Photosynthetic O2 evolution: Chapter 7
2012 (English)In: Molecular solar fuels / [ed] Thomas J Wydrzynski, Warwick Hillier, Royal Society of Chemistry, 2012, 163-207 p.Chapter in book (Refereed)
Oxygen evolution by photosynthetic water oxidation has shaped life on planet Earth. This unique biological reaction may provide important clues for developing artificial devices (‘artificial leaves’) for splitting water into O2 and H2 by visible light. In this chapter, we summarize the latest structural and mechanistic information on photosystem II, its water-oxidizing complex (WOC), and O2 formation from water at its Mn4CaO5 cluster. Structural information on the WOC derived by X-ray crystallography, X-ray spectroscopy, EPR/ENDOR, and theoretical approaches are compared and discussed in detail. After a description of the basic mechanism of water-oxidation (Kok model), our knowledge about the storage of oxidizing equivalents, substrate water-binding, the release of the products O2 and H+, and the energetics of water-oxidation is described. The near electroneutrality of the water-splitting process via coupling of electron and proton transfer steps and the stabilization of the initial light-driven charge separation by spatial separation and heat dissipation are emphasized as important design principles for coupling fast photochemistry with comparatively slow chemical reactions. The chapter concludes with a discussion of recent DFT-based mechanistic proposals for photosynthetic water oxidation, and with an attempt to identify lessons for the design of artificial systems.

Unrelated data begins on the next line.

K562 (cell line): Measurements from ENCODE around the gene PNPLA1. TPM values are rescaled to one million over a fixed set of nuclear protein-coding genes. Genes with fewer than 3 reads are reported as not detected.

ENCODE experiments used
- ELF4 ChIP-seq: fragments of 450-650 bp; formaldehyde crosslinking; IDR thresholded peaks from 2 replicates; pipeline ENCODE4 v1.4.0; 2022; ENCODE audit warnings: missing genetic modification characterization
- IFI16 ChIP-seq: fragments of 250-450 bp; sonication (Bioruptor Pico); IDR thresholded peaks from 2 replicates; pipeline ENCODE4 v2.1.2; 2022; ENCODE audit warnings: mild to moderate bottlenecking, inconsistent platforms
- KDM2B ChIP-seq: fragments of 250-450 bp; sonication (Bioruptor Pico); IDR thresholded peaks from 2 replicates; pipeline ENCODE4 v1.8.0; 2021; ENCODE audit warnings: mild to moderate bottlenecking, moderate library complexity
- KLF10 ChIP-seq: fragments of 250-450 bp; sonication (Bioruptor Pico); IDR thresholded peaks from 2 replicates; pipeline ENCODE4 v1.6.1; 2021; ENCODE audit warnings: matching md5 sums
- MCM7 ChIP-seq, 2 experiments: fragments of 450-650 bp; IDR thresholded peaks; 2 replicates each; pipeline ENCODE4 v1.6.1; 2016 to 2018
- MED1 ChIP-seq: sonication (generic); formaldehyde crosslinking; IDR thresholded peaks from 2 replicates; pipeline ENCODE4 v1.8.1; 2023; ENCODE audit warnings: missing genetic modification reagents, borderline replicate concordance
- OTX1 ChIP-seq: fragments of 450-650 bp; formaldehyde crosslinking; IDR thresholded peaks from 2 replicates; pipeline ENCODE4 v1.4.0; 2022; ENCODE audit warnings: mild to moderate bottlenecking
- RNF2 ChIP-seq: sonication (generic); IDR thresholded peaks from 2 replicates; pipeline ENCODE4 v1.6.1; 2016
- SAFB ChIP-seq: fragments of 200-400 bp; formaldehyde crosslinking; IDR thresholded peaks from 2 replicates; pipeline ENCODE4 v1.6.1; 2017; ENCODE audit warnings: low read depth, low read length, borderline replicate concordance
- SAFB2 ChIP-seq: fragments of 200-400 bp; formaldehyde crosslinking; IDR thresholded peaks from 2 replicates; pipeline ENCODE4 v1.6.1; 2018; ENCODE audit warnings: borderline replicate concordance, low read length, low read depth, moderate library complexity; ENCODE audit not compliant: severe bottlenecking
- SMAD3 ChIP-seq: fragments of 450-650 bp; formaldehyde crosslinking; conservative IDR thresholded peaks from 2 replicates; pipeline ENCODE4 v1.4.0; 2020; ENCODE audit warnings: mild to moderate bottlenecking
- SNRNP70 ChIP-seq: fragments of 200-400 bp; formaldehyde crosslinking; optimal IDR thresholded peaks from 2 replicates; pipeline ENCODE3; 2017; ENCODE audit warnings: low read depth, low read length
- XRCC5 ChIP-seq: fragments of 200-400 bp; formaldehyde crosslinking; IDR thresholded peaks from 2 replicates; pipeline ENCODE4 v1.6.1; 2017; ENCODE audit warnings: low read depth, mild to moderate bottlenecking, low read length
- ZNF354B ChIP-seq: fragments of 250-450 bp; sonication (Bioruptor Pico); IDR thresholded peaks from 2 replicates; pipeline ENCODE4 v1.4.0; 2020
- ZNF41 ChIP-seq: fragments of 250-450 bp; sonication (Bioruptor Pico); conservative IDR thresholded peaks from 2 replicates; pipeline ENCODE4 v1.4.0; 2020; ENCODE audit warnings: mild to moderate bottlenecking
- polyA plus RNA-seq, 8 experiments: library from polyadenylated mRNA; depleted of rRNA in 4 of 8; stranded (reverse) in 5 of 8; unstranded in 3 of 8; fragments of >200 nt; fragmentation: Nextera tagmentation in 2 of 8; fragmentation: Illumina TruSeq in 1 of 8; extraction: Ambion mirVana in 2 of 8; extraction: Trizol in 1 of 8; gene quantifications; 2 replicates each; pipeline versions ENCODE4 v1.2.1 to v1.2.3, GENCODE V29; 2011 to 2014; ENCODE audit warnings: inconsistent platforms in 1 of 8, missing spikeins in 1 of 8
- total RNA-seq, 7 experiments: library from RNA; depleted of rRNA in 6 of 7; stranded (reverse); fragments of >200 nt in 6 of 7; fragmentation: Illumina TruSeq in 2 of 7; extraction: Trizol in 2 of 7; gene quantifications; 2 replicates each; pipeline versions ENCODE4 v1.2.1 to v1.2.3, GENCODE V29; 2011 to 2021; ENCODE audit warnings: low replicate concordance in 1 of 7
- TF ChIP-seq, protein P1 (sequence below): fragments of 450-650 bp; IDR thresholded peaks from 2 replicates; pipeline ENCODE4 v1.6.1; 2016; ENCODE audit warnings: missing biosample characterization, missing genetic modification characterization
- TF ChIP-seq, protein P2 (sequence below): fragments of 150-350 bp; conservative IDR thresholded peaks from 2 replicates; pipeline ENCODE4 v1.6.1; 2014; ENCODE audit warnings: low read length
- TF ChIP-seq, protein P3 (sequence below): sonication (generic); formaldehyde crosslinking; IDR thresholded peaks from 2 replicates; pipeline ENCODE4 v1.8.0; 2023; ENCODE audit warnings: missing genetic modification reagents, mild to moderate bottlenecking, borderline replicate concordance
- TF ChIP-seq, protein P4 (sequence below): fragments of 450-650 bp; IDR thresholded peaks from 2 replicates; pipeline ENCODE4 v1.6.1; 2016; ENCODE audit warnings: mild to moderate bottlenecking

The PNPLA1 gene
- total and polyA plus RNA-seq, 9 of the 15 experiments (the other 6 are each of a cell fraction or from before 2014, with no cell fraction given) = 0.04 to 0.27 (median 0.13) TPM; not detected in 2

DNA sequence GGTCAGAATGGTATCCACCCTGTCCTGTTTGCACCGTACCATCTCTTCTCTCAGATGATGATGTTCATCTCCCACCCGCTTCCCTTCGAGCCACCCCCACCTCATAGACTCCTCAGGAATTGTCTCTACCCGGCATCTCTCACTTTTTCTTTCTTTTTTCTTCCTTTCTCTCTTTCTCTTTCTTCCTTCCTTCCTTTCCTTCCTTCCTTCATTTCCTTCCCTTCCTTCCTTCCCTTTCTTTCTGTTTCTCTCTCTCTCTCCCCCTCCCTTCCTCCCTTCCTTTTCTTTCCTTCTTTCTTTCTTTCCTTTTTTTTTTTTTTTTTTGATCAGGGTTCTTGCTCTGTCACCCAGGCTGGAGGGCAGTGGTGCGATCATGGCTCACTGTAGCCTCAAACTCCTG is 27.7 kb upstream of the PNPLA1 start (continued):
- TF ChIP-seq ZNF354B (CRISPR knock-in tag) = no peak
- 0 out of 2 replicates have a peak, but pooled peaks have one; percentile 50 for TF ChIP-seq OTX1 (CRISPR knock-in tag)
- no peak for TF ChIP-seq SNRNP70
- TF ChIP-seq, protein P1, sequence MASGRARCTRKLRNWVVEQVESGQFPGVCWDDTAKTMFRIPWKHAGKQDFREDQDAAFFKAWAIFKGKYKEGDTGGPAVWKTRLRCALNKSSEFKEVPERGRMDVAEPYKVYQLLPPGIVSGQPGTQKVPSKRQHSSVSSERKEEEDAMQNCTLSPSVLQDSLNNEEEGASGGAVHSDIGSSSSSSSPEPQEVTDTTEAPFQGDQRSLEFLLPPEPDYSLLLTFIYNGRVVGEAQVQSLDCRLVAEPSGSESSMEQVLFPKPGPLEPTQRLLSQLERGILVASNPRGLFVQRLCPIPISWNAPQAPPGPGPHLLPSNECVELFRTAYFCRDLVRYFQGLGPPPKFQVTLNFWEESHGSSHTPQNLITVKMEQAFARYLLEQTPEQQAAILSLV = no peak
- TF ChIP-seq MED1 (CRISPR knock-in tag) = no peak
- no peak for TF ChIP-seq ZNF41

Place, publisher, year, edition, pages
Royal Society of Chemistry, 2012. 163-207 p.
, RSC Energy and Environment Series No 5
IdentifiersURN: urn:nbn:se:umu:diva-51104DOI: 10.1039/9781849733038-00163ISBN: 978-1-84973-303-8OAI: oai:DiVA.org:umu-51104DiVA: diva2:475290
Molecular Solar Fuels
Solar fuels are a key, carbon-neutral energy resource for the future. Hydrogen is a promising example as the harmless waste product, on combustion with oxygen, is water. The energy released can be coupled to electrical current generation or the reduction of carbon compounds such as carbon dioxide. If hydrogen could be readily produced from water using solar energy, then an ideal fuel cycle would be possible. Written by experts in the field, this book presents the latest knowledge and chemical prospects in developing hydrogen as a solar fuel. Topics covered include: molecular mechanisms for the capture of light, photochemical conversion to chemical potential, and the storage of energy in chemical bonds (both in natural and synthetic chemical systems). 2012-01-102012-01-102012-02-01Bibliographically approved